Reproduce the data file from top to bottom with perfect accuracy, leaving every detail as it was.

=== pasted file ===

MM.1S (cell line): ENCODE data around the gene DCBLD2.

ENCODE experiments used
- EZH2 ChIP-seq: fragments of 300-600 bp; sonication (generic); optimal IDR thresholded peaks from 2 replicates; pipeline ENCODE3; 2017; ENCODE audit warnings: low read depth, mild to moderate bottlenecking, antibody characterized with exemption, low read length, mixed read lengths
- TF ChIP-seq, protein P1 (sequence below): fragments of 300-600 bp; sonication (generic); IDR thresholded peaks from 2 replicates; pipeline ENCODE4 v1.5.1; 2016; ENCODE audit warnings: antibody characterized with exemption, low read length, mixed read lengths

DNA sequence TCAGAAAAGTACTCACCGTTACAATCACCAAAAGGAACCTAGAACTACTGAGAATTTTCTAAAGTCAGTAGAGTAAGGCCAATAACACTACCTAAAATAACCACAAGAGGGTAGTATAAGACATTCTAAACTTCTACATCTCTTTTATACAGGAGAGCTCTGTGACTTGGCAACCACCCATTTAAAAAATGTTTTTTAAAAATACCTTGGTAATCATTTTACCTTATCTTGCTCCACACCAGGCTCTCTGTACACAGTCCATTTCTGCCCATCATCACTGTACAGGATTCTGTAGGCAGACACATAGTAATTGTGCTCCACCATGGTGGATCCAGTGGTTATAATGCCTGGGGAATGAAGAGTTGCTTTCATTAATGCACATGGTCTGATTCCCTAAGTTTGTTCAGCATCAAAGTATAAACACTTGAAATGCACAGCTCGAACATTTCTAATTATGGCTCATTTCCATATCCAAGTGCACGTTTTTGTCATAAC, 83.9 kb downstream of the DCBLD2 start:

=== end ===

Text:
MM.1S (cell line): ENCODE data around the gene DCBLD2.

ENCODE experiments used
- EZH2 ChIP-seq: fragments of 300-600 bp; sonication (generic); optimal IDR thresholded peaks from 2 replicates; pipeline ENCODE3; 2017; ENCODE audit warnings: low read depth, mild to moderate bottlenecking, antibody characterized with exemption, low read length, mixed read lengths
- TF ChIP-seq, protein P1 (sequence below): fragments of 300-600 bp; sonication (generic); IDR thresholded peaks from 2 replicates; pipeline ENCODE4 v1.5.1; 2016; ENCODE audit warnings: antibody characterized with exemption, low read length, mixed read lengths

DNA sequence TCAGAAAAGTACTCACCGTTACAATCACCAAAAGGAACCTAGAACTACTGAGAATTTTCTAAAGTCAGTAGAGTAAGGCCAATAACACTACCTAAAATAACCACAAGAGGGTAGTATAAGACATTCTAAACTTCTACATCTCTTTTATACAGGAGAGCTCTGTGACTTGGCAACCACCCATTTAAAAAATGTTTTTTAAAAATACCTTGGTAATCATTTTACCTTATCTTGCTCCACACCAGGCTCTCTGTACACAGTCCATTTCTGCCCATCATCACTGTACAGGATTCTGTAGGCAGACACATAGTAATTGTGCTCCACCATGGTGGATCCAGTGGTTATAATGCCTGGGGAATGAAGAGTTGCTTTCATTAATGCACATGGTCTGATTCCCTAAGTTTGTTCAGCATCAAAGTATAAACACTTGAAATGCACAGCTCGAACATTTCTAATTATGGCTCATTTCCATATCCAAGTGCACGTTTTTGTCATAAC, 83.9 kb downstream of the DCBLD2 start: